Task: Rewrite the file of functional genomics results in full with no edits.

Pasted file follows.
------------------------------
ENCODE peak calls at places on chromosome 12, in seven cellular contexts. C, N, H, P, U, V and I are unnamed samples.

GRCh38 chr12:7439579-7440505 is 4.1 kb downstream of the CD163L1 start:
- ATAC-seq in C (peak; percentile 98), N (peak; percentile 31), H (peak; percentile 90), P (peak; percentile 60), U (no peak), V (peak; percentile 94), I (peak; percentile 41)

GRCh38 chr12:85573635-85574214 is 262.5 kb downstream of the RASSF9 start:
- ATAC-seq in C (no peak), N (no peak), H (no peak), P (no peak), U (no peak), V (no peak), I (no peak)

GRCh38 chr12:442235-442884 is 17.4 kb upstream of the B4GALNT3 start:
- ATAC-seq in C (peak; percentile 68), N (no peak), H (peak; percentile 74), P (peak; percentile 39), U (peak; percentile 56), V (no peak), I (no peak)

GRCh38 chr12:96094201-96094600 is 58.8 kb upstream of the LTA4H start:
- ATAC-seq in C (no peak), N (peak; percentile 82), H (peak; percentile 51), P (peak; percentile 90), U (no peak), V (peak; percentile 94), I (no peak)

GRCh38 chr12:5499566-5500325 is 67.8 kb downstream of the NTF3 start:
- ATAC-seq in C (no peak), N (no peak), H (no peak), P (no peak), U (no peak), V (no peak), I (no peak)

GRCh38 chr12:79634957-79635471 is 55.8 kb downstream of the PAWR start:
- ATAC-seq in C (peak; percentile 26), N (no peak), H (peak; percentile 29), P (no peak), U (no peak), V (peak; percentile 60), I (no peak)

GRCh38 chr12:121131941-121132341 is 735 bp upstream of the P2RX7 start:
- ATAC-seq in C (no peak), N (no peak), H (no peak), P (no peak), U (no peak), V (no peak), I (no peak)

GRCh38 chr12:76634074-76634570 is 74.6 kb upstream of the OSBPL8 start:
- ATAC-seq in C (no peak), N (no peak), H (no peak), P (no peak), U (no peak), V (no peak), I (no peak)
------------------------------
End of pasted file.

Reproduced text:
ENCODE peak calls at places on chromosome 12, in seven cellular contexts. C, N, H, P, U, V and I are unnamed samples.

GRCh38 chr12:7439579-7440505 is 4.1 kb downstream of the CD163L1 start:
- ATAC-seq in C (peak; percentile 98), N (peak; percentile 31), H (peak; percentile 90), P (peak; percentile 60), U (no peak), V (peak; percentile 94), I (peak; percentile 41)

GRCh38 chr12:85573635-85574214 is 262.5 kb downstream of the RASSF9 start:
- ATAC-seq in C (no peak), N (no peak), H (no peak), P (no peak), U (no peak), V (no peak), I (no peak)

GRCh38 chr12:442235-442884 is 17.4 kb upstream of the B4GALNT3 start:
- ATAC-seq in C (peak; percentile 68), N (no peak), H (peak; percentile 74), P (peak; percentile 39), U (peak; percentile 56), V (no peak), I (no peak)

GRCh38 chr12:96094201-96094600 is 58.8 kb upstream of the LTA4H start:
- ATAC-seq in C (no peak), N (peak; percentile 82), H (peak; percentile 51), P (peak; percentile 90), U (no peak), V (peak; percentile 94), I (no peak)

GRCh38 chr12:5499566-5500325 is 67.8 kb downstream of the NTF3 start:
- ATAC-seq in C (no peak), N (no peak), H (no peak), P (no peak), U (no peak), V (no peak), I (no peak)

GRCh38 chr12:79634957-79635471 is 55.8 kb downstream of the PAWR start:
- ATAC-seq in C (peak; percentile 26), N (no peak), H (peak; percentile 29), P (no peak), U (no peak), V (peak; percentile 60), I (no peak)

GRCh38 chr12:121131941-121132341 is 735 bp upstream of the P2RX7 start:
- ATAC-seq in C (no peak), N (no peak), H (no peak), P (no peak), U (no peak), V (no peak), I (no peak)

GRCh38 chr12:76634074-76634570 is 74.6 kb upstream of the OSBPL8 start:
- ATAC-seq in C (no peak), N (no peak), H (no peak), P (no peak), U (no peak), V (no peak), I (no peak)